Poet Ben Moeller-Gaa '98 found a way to share his knowledge and passion for poetry—while still social distancing—by moving online.
An online workshop, called “Freedom in Form—The Poetics of Haiku and Ghazal” and organized by the St. Louis Writers Guild, was led by earlier this month Moeller-Gaa and Jennifer Lynn on Zoom, a video chat platform.
“We wanted to do a talk together about how we find that writing in a formal poetry style has given us more freedom to kind of do our thing than not working formally,” said Moeller-Gaa. During the workshop, Lynn and Moeller-Gaa discussed one of Lynn’s particular forms, ghazals, and haiku, which Moeller-Gaa writes.
Moeller-Gaa studied creative writing at Knox and is now an English-language haiku poet and playwright in the St. Louis area. He first encountered haiku at Knox when then-professor Sheryl St. Germain recommended that he turn to The Essential Haiku: Versions of Basho, Buson, and Issa edited by Robert Hass to inspire his shorter poetic works.
“That was the first time I saw translations of haiku that weren’t 5-7-5,” said Moeller-Gaa, referring to the traditional syllable-count of each three-line poem, “and that really kind of blew my mind.” When Moeller-Gaa started submitting his work to literary magazines after graduation, he received feedback that often pointed him toward what to read next.
Just as Moeller-Gaa appreciates the flexibility of haiku, he also appreciates that many elements of the form are essential to its functionality. He said that if poets don’t consider all of the elements of the form they’re working in, they are “really missing out on the beauty and depth of what that form can do. Because each form has something unique to offer.”
He spoke on what he loves about the nuance of haiku: “You have a moment that you capture. And you put in just enough information so that the reader, when they enter that moment, they fill in all the space in that moment with their own life, so the poem becomes the reader's, not the poet’s.”
For Moeller-Gaa, this quality of haiku makes reading and writing haiku feel like an active conversation. “The beauty of it,” he said, “is that when you're writing [haiku] or even reading, it gives you permission to stop everything else you're doing, get out of your own head, and just observe what's around you.”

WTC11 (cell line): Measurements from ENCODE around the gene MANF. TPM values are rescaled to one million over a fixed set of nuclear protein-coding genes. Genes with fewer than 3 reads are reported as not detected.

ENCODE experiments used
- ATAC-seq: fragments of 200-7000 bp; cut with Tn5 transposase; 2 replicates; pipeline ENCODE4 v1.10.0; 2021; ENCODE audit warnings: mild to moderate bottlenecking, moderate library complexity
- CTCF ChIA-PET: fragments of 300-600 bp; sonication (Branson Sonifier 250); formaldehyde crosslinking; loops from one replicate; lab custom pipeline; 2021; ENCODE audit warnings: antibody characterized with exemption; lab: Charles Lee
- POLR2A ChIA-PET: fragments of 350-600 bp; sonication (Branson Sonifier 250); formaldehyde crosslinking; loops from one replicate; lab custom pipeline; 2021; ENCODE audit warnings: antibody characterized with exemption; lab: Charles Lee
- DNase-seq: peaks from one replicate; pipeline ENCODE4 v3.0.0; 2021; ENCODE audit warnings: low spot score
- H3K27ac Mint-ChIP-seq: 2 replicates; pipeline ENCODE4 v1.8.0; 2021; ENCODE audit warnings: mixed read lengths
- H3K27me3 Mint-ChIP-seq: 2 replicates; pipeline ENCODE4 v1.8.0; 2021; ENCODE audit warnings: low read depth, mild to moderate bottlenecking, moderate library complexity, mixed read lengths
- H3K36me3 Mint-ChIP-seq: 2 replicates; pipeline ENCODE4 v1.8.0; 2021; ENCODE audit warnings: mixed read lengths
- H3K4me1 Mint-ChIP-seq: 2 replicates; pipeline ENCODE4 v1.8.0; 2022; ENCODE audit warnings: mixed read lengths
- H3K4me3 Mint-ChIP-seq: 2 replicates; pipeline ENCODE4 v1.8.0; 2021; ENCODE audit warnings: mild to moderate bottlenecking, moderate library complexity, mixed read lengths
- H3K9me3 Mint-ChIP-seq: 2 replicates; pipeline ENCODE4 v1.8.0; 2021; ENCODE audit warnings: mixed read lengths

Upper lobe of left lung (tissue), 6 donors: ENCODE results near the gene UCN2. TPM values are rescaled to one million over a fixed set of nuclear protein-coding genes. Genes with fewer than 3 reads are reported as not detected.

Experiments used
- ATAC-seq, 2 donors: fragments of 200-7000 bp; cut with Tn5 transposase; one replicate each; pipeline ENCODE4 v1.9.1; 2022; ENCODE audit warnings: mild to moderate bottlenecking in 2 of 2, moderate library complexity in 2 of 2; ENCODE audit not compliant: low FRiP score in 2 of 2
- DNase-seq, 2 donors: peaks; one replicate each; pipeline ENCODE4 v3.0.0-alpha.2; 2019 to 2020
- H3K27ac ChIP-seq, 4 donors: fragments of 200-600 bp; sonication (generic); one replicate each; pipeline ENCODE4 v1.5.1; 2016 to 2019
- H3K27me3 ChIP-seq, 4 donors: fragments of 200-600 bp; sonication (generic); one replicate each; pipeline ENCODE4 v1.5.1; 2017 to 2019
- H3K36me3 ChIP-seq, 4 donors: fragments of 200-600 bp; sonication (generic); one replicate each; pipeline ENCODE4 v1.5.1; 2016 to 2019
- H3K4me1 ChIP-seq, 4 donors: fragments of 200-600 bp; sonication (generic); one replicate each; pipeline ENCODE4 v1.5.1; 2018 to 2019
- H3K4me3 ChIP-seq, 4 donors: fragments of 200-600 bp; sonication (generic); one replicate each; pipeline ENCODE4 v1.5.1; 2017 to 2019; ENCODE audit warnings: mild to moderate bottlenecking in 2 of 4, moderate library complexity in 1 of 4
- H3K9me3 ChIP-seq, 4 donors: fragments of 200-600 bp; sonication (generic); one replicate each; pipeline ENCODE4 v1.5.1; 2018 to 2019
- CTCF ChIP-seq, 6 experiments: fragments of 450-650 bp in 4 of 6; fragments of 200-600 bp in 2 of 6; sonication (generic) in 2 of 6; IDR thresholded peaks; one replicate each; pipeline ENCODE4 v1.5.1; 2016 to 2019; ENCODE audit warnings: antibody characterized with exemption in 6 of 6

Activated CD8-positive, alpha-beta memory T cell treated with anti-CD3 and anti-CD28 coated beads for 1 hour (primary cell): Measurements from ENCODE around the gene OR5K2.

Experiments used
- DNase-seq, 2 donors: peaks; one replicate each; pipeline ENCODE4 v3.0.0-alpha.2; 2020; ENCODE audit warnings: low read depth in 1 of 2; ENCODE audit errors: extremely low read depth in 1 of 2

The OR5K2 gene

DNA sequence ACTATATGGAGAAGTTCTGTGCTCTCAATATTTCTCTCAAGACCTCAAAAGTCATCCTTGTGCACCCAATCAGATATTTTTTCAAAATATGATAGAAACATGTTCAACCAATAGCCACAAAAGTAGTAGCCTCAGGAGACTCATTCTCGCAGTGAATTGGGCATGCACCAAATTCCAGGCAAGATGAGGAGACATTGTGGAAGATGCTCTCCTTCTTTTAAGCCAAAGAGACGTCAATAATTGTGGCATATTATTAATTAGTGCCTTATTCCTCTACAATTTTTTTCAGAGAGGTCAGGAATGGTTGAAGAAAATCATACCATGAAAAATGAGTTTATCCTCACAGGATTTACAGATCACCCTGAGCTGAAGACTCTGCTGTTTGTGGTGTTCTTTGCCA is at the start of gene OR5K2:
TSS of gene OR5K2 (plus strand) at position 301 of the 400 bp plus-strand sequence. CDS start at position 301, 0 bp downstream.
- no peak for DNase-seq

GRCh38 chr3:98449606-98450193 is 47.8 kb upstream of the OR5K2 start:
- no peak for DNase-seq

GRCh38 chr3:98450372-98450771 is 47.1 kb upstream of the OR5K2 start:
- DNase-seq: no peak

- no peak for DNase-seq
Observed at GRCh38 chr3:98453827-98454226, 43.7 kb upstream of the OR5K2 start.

Reading is essential to Moeller-Gaa’s process, and he recommends it to writing students who are struggling with their work. “Inevitably, when I'm working on a poem, I'm gonna get stuck,” he said. “And inevitably, there's another poet out there that has solved the problem for me."
Moeller-Gaa was nominated for a Pushcart prize for his 2014 haiku collection Wasp Shadows, and his 2018 collection of haiku and senryu, Wishbones, was awarded a 2018 Touchstone Award from The Haiku Foundation. Both collections were published by Folded Word Press.
What’s more, Spartan Press has just announced that a manuscript of haiku and senryu by Moeller-Gaa, titled One Breath, will be released in late June 2020.
When asked about adapting his life to the ongoing COVID-19 pandemic, Moeller-Gaa advised young writers to reread the books that they already love. “I think in some ways, as writers, you know, it tends to be a solitary kind of experience.” he said. “We're kind of uniquely equipped to ride this thing out.”
“Haiku gives you that pause and that perspective and that time to really look and see the world as it is and appreciate it.”
April 17 is International Haiku Day. In that spirit, we’ve included five haiku poems from Moeller-Gaa’s 2018 collection in the gallery below; they are calligraphed by Folded Word Press’s editor-in-chief J. S. Graustein.